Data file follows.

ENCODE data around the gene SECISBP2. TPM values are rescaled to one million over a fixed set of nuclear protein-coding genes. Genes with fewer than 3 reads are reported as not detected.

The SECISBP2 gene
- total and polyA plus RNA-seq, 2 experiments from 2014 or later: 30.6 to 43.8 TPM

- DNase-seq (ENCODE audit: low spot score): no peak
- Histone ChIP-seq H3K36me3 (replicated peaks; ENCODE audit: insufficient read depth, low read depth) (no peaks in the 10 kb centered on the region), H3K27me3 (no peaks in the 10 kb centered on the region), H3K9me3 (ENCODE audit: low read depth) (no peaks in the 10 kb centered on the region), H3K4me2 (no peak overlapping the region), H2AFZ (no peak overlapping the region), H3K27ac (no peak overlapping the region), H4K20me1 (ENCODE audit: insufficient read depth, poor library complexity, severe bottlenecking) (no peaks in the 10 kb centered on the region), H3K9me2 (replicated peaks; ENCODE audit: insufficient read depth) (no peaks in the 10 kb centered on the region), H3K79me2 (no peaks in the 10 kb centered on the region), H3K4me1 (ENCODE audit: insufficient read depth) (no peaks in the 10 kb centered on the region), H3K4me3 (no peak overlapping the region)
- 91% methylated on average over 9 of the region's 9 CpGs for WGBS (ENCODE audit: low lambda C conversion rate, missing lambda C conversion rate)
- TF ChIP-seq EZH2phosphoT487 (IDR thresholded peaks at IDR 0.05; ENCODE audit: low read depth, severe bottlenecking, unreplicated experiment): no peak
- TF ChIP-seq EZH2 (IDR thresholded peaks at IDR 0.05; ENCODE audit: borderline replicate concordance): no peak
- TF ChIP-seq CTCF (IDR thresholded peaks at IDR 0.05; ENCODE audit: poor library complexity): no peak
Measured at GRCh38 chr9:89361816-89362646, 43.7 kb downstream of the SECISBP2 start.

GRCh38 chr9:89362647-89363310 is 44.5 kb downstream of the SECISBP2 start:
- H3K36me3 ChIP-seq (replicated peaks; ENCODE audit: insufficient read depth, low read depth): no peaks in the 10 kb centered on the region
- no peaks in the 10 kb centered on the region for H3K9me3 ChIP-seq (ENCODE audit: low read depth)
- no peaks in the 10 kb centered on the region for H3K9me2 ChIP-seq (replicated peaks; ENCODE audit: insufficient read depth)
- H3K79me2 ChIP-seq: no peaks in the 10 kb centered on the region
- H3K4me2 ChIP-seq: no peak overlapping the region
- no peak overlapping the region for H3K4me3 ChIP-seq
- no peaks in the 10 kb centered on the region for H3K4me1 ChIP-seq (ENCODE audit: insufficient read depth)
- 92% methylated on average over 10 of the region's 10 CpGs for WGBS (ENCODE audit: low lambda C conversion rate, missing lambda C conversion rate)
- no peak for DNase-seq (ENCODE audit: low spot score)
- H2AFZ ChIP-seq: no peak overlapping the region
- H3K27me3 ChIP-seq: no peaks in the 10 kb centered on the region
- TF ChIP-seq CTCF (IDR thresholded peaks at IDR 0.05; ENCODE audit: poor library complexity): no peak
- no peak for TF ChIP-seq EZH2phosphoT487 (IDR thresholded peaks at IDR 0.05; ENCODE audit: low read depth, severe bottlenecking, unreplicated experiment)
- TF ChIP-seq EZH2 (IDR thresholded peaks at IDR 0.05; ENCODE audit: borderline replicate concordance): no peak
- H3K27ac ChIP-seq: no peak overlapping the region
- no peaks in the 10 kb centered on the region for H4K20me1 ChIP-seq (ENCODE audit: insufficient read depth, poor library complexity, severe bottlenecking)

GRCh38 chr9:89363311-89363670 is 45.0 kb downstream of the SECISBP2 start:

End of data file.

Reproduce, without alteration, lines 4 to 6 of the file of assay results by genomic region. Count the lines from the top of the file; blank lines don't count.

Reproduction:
- DNase-seq (ENCODE audit: low spot score): no peak
- Histone ChIP-seq H3K36me3 (replicated peaks; ENCODE audit: insufficient read depth, low read depth) (no peaks in the 10 kb centered on the region), H3K27me3 (no peaks in the 10 kb centered on the region), H3K9me3 (ENCODE audit: low read depth) (no peaks in the 10 kb centered on the region), H3K4me2 (no peak overlapping the region), H2AFZ (no peak overlapping the region), H3K27ac (no peak overlapping the region), H4K20me1 (ENCODE audit: insufficient read depth, poor library complexity, severe bottlenecking) (no peaks in the 10 kb centered on the region), H3K9me2 (replicated peaks; ENCODE audit: insufficient read depth) (no peaks in the 10 kb centered on the region), H3K79me2 (no peaks in the 10 kb centered on the region), H3K4me1 (ENCODE audit: insufficient read depth) (no peaks in the 10 kb centered on the region), H3K4me3 (no peak overlapping the region)
- 91% methylated on average over 9 of the region's 9 CpGs for WGBS (ENCODE audit: low lambda C conversion rate, missing lambda C conversion rate)